My first trip to the United Kingdom started in the Highlands of Royal Deeside, Scotland. Braemar to be exact. Braemar is a tourist village with a minimum of three tour busses every day. The big numbers come in during ski season and the Highland Games, a rousing, yearly sporting event of traditional Scottish games that if you don’t have tickets now, you’re too late. There’s Braemar Castle, Balmoral Castle, hiking/walking trails, and scotch distilleries for your touring pleasure. And if you go to Scotland and don’t go the Highlands, then you haven’t seen how truly beautiful Scotland is.
We rented a self-catering cottage in Braemar as our base for day trips. Victoria Cottage was a well-furnished little cottage with one drawback that we weren’t prepared for—meter reading with coupons. All of the electricity was powered by £5 coupons we inserted into a box by the front door. This caused some anxiety about running out of electricity, so my thrifty husband remedied this by refusing to turn on heaters or lights in any room we weren’t in. Now, it was October, with temperatures in the 40s/50s (F) during the day, lower 30s at night, and being from southern Texas, I was cold. There was a stove in the living room with a bucket of coal and a basket of wood and newspapers beside it. Have I used the term “Spoiled Americans”? We weren’t very good at lighting the stove, I’m afraid, so I spent most of my time in the cottage turning up the space heaters with my husband coming behind me and turning them back down. It was, however, a pretty comfortable cottage and was within walking distance of a pub, a definite plus.
The days were filled with sunny, clear skies and a lot of wind. Of course, saying it was windy in the Highlands is like saying the summers were hot in San Antonio—bit redundant. Our day trips consisted of driving up the curvy, 23-percent grade roads of the Grampian Mountains, resulting in my first experience with car sickness. We visited 10 percent of the scotch distilleries in Scotland and spent the rest of the time trying to see as much as we could squeeze into one short week.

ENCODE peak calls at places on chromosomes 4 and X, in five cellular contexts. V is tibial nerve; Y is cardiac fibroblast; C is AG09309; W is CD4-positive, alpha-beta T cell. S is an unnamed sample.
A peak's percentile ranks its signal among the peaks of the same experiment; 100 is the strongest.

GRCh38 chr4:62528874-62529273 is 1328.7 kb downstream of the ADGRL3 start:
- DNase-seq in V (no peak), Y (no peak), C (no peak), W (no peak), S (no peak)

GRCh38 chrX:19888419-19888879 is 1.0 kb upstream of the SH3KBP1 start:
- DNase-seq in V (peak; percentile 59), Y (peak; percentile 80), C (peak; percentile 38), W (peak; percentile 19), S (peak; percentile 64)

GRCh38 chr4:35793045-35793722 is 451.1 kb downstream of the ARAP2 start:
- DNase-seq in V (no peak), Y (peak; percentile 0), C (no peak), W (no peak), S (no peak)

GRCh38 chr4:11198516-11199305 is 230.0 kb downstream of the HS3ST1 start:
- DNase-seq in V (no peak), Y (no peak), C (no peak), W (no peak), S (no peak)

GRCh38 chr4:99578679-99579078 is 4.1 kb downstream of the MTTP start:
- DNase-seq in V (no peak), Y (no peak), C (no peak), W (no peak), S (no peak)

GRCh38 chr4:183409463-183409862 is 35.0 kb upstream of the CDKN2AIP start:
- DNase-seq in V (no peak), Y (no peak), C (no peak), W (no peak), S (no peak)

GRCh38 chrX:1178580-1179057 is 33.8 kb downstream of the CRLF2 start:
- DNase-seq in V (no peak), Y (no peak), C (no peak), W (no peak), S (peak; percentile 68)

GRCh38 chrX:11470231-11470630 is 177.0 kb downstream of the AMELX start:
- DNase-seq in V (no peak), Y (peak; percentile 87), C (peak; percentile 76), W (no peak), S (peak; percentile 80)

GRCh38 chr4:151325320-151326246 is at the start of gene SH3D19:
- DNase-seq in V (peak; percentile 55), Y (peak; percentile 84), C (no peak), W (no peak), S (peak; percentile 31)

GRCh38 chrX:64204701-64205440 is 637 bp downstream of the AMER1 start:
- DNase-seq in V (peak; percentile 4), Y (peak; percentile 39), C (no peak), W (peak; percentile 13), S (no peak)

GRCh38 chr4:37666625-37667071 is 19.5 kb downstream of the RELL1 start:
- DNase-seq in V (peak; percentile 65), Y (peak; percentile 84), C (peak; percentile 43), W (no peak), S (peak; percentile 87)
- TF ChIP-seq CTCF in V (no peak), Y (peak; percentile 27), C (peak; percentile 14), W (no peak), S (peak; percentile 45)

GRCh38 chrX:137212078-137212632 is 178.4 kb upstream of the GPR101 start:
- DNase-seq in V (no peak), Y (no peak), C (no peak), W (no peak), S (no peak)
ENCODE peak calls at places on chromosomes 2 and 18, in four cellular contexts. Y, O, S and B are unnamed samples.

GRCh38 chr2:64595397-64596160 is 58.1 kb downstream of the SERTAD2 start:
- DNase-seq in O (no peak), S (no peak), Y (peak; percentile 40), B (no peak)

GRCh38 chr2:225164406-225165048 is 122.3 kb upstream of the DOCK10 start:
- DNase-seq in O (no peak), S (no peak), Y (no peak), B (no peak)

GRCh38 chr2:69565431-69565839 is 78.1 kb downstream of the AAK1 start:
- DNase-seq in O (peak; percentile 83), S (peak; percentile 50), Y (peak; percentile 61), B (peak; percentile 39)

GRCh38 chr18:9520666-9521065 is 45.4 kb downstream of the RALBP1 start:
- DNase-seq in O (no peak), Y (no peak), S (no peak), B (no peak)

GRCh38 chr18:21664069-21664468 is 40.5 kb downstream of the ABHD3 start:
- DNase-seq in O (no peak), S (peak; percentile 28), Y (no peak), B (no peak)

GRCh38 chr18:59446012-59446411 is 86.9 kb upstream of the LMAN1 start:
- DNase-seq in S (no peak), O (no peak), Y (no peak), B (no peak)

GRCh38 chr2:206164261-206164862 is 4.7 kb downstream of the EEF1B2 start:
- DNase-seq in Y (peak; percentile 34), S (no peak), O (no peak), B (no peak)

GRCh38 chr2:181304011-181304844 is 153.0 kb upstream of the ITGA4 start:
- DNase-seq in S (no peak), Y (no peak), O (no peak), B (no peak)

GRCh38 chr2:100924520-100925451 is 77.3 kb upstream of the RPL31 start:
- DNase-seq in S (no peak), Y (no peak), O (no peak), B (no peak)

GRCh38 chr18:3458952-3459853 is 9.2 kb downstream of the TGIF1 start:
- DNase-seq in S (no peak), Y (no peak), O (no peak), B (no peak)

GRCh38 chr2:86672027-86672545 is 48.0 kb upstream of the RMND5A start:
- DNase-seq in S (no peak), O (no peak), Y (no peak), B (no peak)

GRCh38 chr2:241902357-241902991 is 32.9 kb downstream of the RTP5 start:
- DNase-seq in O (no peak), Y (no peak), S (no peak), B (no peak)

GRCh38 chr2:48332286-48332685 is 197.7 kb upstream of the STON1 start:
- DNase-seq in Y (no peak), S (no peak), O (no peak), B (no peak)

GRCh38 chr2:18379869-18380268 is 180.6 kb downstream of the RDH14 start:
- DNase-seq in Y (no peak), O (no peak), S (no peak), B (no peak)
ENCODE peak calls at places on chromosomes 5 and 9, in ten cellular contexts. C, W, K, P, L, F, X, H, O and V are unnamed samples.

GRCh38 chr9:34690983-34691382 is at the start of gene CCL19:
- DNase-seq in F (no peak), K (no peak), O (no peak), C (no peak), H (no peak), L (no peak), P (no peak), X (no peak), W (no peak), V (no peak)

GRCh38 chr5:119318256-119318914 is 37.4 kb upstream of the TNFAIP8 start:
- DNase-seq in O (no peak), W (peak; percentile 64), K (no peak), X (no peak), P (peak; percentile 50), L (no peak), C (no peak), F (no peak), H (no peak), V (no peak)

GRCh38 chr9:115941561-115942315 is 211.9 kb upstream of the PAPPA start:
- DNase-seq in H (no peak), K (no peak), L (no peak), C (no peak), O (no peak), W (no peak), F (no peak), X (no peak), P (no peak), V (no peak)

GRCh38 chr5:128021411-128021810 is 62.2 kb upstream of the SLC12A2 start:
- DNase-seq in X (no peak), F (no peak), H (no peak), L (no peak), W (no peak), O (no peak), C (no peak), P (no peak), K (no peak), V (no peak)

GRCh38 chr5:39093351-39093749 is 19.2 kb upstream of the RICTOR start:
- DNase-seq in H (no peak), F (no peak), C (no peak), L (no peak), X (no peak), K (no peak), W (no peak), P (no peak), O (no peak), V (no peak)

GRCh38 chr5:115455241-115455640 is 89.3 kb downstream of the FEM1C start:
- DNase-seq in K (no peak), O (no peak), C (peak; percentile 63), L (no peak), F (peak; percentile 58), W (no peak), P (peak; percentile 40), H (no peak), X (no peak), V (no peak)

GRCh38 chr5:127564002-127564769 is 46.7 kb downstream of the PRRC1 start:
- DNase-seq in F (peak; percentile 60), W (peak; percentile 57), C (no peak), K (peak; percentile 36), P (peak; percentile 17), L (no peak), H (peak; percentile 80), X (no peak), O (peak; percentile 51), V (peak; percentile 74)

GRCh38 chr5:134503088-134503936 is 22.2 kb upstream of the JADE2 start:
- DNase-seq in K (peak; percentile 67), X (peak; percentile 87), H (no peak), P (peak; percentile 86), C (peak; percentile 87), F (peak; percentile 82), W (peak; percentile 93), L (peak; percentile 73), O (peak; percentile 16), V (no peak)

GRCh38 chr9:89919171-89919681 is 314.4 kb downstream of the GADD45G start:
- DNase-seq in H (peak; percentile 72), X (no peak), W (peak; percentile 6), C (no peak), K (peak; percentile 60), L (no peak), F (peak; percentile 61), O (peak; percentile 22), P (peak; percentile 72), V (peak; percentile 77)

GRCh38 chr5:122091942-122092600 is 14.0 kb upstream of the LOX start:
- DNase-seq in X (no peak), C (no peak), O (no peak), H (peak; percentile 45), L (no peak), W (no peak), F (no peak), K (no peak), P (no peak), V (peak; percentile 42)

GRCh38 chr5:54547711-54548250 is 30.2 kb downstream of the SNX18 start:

So, after that much activity, you would think that I would sleep well. But at night, the clear skies were replaced with storm clouds carrying torrential rain, pushed along by gusting winds. Too say it was dark would be an understatement. There were no street lights up where we were, and our bedroom had paneling on all four walls plus the ceiling. It was like sleeping the bow of a boat. I would lie curled up under the down comforter, listening to rain and wind slap against the cottage, knowing there were ghosties about. How could there not be? All I could think about was Wuthering Heights. I knew Catherine was outside my window, tapping with the rain saying, “Let me in. Let me in.”
And of course, since it was the middle of the night and I was awake, I had to go to the bathroom. So, I nudged my husband awake and said, “I have to go to the bathroom.”
“Then go,” he mumbled.
“You have to go with me,” I replied, but it was too late. He had already drifted back into a peaceful sleep. After all, he didn’t hear the ghosts rapping on the window or walking in the loft above us. So, I gathered all my courage to face the ghosts and the cold, not knowing which one I was dreading more. I grabbed my flashlight (thank God I brought a flashlight) and headed off for the bathroom in the back of the cottage.
As I entered the living room, I braced myself for what I might see. I fully expected a Gollum-like creature to be squatting in front of the stove, putting logs in while mumbling, “Gollum freezing. Silly hobbitses don’t know to stay warm. We hates them!”
But it wasn’t there. Only shadows and the sounds of rain and wind followed me to the bathroom and back to bed.
Seven nights in that cottage and I never saw a ghost. I read through the guestbook and searched in between the lines for hints of paranormal visions or thoughts experienced by other visitors, but it seems I’m the only paranormal one. Since I now know what to expect, a self-catering will be easier next time, but then again, there’s something to be said for a nice, warm, ghost-free B and B.